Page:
6. Cicero, Tusculan Disputations, 1.83, 3.28, 3.52, 3.59, 3.76 (2nd cent. BCE - 1st cent. BCE)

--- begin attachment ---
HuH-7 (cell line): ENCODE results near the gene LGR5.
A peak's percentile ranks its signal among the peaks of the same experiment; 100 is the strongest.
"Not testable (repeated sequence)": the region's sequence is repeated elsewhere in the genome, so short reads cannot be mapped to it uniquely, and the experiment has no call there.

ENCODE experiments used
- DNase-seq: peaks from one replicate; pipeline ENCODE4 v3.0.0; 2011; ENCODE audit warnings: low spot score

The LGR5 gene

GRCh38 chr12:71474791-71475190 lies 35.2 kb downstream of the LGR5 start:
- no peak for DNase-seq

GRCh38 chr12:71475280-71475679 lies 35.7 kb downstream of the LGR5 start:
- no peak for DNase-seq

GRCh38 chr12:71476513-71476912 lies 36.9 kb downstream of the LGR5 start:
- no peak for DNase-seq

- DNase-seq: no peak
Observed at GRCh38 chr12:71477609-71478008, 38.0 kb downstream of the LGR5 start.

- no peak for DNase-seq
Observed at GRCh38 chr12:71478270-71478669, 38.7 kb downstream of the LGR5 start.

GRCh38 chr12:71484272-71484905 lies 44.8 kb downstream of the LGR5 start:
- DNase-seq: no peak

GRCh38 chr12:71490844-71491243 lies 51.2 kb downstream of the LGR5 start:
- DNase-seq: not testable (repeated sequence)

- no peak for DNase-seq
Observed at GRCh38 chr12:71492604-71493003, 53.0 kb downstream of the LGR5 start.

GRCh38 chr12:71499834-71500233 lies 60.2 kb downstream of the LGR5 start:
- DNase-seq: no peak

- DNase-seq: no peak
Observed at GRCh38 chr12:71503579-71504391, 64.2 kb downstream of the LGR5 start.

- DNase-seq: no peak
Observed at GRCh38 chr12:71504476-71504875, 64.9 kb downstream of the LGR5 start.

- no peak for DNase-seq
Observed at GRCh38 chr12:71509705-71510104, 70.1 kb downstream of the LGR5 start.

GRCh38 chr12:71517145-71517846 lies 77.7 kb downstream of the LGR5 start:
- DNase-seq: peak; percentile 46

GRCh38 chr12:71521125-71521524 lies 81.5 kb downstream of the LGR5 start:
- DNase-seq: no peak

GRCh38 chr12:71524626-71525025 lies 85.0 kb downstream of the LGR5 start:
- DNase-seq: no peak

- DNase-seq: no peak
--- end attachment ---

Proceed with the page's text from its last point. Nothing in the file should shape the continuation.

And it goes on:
1.83. fit enim ad punctum temporis. Illud angit vel potius excruciat, discessus ab omnibus is quae sunt bona in vita . vide ne a malis nea malis K ( fuit m vel ni) dici verius possit. quid ego nunc lugeam vitam hominum? vere et iure possum; sed quid necesse est, cum id agam ne post mortem miseros nos putemus fore, etiam vitam efficere deplorando miseriorem? fecimus hoc in eo libro, in quo nosmet ipsos, quantum potuimus, consolati sumus. a malis igitur mors abducit, non a bonis, verum si sqq. Val. Max 8, 9 ext. 3 quaerimus. et quidem hoc ecquidem GRV h q dĕ (= haec quidem) K 1 (hoc quidem ss. 2 ) a Cyrenaico Hegesia he gesia R 1 sic copiose disputatur, ut is a rege Ptolomaeo ptolomeo K ptholomeo GV prohibitus esse dicatur illa in scholis dicere, quod quod V 2 s quo X multi is auditis mortem sibi ipsi consciscerent. -scerent in r. V c 3.28. Atque hoc quidem perspicuum est, tum tum add. G 2 aegritudinem existere, cum quid ita visum sit, ut magnum quoddam malum adesse et urgere videatur. Epicuro autem placet opinionem mali aegritudinem esse ea ante esse add. V 2 natura, esse, ea natura Usen. Ep. fr. 444 ( sed cf. 334,14 necesse esse eqs.) ex opinione pro opinionem Sey. efficere pro esse Bai. cf. quae dixi Herm. XLI 323 ut, quicumque intueatur in aliquod maius malum, si id sibi accidisse opinetur, sit continuo in aegritudine. aegritudinem X Cyrenaici non omni malo malo modo R 1 aegritudinem aegritudine GK 1 effici censent, sed insperato et necopinato malo. est id quidem non mediocre ad aegritudinem augendam: videntur enim omnia repentina graviora. ex hoc et illa iure laudantur: E/go cum genui, tu/m morituros moriturum et huic rei Sen. ad Pol. 11, 2 sci/vi et ei rei Enn. Telam. sc. 312. cf. Hier. epist. 60, 5 su/stuli. Prae/terea praeterea ae in r. V c ad Troia/m cum misi ob de/fendendam Grae/ciam, Sci/bam scibam Fronto p. 217 sciebam me in morti/ferum bellum, no/n in epulas mi/ttere. 3.52. qui tum aegritudinem censent existere, si necopinato quid evenerit. est id quidem magnum, ut supra supra p. 332, 6 dixi; etiam Chrysippo Chrys. fr. eth. 417 crysippo X ita videri scio, quod provisum ante non sit, id ferire ferire fieri X corr. V c aut 1 vehementius; sed non sunt in hoc hic in hoc G ( exp. 2 ) omnia. quamquam hostium et ante hostium add. V 2 non male repens adventus advetus G 1 R 1 V 1 magis aliquanto aliquando X corr. V c aut 1 conturbat quam expectatus, et maris subita tempestas quam ante provisa terret provisitaret K 1 navigantes vehementius, et eius modi sunt pleraque. sed cum diligenter necopinatorum naturam consideres, nihil aliud reperias repperias G R 1 V nisi omnia videri subita maiora, et quidem ob duas causas, primum quod, quanta sint quae accidunt, post accidunt V c in mg. add. : et qualia, cum repente accidunt ( non inepte cf. p. 345, 21 ) considerandi spatium non datur, deinde, cum cum tum G videtur praecaveri potuisse, si provisum esset, quasi culpa contractum malum aegritudinem acriorem facit. 3.59. hoc igitur efficitur, ut ex illo necopinato plaga maior sit, non, ut illi putant, ut, cum duobus pares casus evenerint, is modo aegritudine adficiatur, aff. KR cui ille necopinato casus evenerit. Itaque dicuntur non nulli in maerore, cum de hac communi hominum condicione audivissent, ea lege esse nos natos, ut nemo in perpetuum esse posset expers mali, gravius etiam tulisse. quocirca Carneades, ut video nostrum scribere Antiochum, anthiochum KR reprendere reprehendere KV c Chrysippum crysippum X Chr. fr. eth. 487 solebat laudantem Euripideum carmen illud: Eurip. Hypsip. fr. 757 ( S. Eur. ed. Arn. p. 62 ) Morta/lis nemo est que/m non non om. X add. K 2 V c attinga/t attingit W (attigit K) vix recte, cf. Mue. in Seyfferti Laelio p. 143 dolor Morbu/sque; multis multis Lb. multi su/nt humandi li/beri, Rursu/m creandi, mo/rsque mors quae GK (morsquę) R 1 V (s in r. c ) est finita o/mnibus. Quae ge/neri genere X corr. V 3 humano ango/rem nequicquam a/dferunt: adferant V 2 Redde/nda terrae est te/rra, tum tum tam Sey. nam Küh. vita o/mnibus Mete/nda ut fruges. si/c iubet Nece/ssitas. 3.76. sunt qui unum officium consolantis cons olantis R 1 consulantis GK 1 V 1 putent putent docere Lb. Cleanthes fr. 576 malum illud omnino non esse, ut Cleanthi placet; sunt qui non magnum malum, ut Peripatetici; sunt qui abducant a malis ad bona, ut Epicurus; sunt qui satis satis om. G 1 putent ostendere nihil inopinati inopiti GRV 1 (n exp. c ) opiti K accidisse, ut Cyrenaici lac. stat. Po. ut Cyrenaici pro nihil mali (nihil a mali V 1 ) Dav. cogitari potest: ut Cyr. atque hi quoque, si verum quaeris, efficere student ut non multum adesse videatur aut nihil mall. Chr. cf. § 52–59. 61 extr. Chrys. fr. eth. 486 nihil mali. Chrysippus autem caput esse censet in consolando detrahere detra in r. V c illam opinionem maerentis, qua se maerentis se X (mer. KR) qd add. V 2 maerentis si vel maerentl si s ( sed sec. Chr. omnes qui maerent in illa opinione sunt; non recte p. 275, 19 confert Va. Op. 1, 70 ) qua Po. officio fungi putet iusto atque debito. sunt etiam qui haec omnia genera consolandi colligant abducunt... 21 putant... 356, 2 colligunt X 356, 2 colligant V 2 abducant et putent Ern. ( obloq. Küh. Sey. cf. tamen nat. deor. 2, 82 al. ). inconcinnitatem modorum def. Gaffiot cf. ad p. 226, 23 —alius enim alio modo movetur—, ut fere nos in Consolatione omnia omnia bis scripsit, prius erasit G omnia exp. et in mg. scr. fecimus. omne genus consolandi V c in consolationem unam coniecimus; erat enim in tumore animus, et omnis in eo temptabatur curatio. sed sumendum tempus est non minus in animorum morbis quam in corporum; ut Prometheus ille Aeschyli, cui cum dictum esset: Atqui/, Prometheu, te ho/c tenere exi/stimo, Mede/ri posse ra/tionem ratione ratione G 1 RV 1 ( alterum exp. G 2 V 1 ratione rationem K 1 (ratione del. K 2 ) orationem Stephanus ( ft. recte cf. lo/goi ) iracu/ndiae, v. 377 respondit: Siquide/m qui qui et ss. V c tempesti/vam medicinam a/dmovens Non a/dgravescens adgr. ss. V c vo/lnus inlida/t manu. manus X s exp. V